The way the winters have been looking over the past few years, there’s a good chance that you’re getting a lot of use out of your commercial snow removal equipment. Whether shovel, snow blower, or snow plow, your snow tools are your best friend throughout the winter.
So to ensure that they do, indeed, last throughout the winter, and ideally into the next, you need to make sure that each piece of equipment is properly stored in between uses.
Here’s a breakdown of best practices for whatever commercial snow removal equipment you prefer.
Depending on the size and quality of your shovel, there are a few storage options. Plastic shovels can be replaced easily, so those aren’t a great concern. But as you are likely required to shovel longer walkways, and have thus possibly invested in a more expensive shovel (normally made from a combination of wood and aluminium parts), you’ll want to clean and store it correctly. Consider sanding down the handle before storing so splinters don’t surprise you with your next use. If your space is very limited, look into buying a compact, folding snow shovel, which come in various sizes and qualities.
Snow blowers are bulky, but a crucial investment for parking lots and long walkways. However, they can rust and corrode easily if they’re just covered with tarp or stuffed into a shed. Therefore, an indoor storage unit is your best option.
But presumably your storage unit is filled with other equipment that you need all year round. So, if you do need to store the blower outside, it is recommended that you elevate it on a platform so the ground moisture does not contribute to rust and corrosion of parts. If you are using a cover or tarp to cover it, make sure the material is breathable. As you consider these storage options, you might come to the conclusion that snow blowers are not the best form of snow removal! After all, you want to invest in long-lasting, easy-to-store equipment.
Heated Floor Mats
While it depends on the manufacturer, most heated snow melting mats are easily stored by rolling, folding, stacking or packing away. In this way, heat mats can provide a great alternative to other snow removal options for facility managers with storage units already over-filled with equipment.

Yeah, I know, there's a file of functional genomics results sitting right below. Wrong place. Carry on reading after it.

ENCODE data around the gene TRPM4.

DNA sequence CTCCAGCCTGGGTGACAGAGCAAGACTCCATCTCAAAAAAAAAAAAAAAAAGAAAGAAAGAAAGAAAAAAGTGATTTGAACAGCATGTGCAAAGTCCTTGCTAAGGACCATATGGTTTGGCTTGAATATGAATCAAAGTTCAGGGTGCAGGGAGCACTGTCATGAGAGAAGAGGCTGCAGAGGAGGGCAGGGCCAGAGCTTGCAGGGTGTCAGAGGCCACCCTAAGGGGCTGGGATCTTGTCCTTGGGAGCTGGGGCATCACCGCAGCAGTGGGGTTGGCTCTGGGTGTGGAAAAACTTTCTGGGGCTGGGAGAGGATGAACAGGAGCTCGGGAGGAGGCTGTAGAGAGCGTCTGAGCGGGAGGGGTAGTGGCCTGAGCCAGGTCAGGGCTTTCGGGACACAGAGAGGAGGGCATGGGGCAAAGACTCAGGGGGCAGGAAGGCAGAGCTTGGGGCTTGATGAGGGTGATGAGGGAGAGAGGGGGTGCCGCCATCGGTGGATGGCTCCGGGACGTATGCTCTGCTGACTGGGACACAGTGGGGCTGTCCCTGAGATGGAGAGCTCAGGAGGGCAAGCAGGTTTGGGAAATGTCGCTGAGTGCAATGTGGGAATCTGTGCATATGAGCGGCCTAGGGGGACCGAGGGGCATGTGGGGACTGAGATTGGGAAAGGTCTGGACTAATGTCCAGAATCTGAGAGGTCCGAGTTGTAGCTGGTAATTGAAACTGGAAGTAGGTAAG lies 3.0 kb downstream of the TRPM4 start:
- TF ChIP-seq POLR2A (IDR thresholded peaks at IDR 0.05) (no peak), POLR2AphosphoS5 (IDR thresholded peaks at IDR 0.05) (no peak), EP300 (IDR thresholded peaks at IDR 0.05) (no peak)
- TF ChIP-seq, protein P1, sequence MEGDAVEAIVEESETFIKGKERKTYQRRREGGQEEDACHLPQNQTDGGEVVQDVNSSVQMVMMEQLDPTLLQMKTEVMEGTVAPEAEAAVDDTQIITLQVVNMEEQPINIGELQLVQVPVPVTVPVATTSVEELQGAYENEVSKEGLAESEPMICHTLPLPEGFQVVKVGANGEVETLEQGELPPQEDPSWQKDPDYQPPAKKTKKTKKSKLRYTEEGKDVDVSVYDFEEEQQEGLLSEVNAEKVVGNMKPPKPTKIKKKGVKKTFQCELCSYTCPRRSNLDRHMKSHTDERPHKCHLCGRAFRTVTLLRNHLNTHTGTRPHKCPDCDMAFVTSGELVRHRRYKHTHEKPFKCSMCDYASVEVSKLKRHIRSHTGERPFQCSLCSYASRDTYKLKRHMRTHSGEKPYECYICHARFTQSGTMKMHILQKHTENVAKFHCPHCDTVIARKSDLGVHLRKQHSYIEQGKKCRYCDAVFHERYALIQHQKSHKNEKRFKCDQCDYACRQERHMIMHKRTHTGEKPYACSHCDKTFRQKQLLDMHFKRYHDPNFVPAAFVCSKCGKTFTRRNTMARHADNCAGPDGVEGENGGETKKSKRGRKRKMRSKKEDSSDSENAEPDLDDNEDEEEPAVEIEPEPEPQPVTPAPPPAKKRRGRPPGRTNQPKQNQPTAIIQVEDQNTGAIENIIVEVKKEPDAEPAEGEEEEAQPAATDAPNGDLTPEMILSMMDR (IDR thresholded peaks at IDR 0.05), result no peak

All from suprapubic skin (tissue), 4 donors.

You will, however, want to make sure that you assemble and disassemble your heat mats precisely according to manufacturer instructions to ensure all electronic parts material are is properly stored. And as with any electronic device, store in a cool, dry place with limited exposure to sunlight.
Sand and Sawdust
Stocked up on sand and sawdust this winter to throw down on your sidewalk and help with with traction for your patrons? Chances are you might have some leftover and wondering if it’s worth it to store for next year. If you have the room it might be worth it to store, but given the low-cost of these products and the bulky space they take up, it might be better to safely compost these materials.
Salts and Chemicals
While deicing solutions can be tempting to use in the winter due to their effectiveness and ease of application, storing salts and chemicals can be problematic because of their environmental effects. Since they are dangerous if ingested by pets, children, or critters, you want to store these chemicals in a very secure location that prevents any exposure to water or sun. Most state regulations require chemical salts to be stored inside a covered, waterproof structure. When this is not possible, cover your chemicals with waterproof material and store on a waterproof structure, so that you do not have any leaks occurring into soil or groundwater.
Following these tips will make sure that your equipment stays in tip-top shape all winter, and that your facility stays on the track for optimal and efficient snow removal.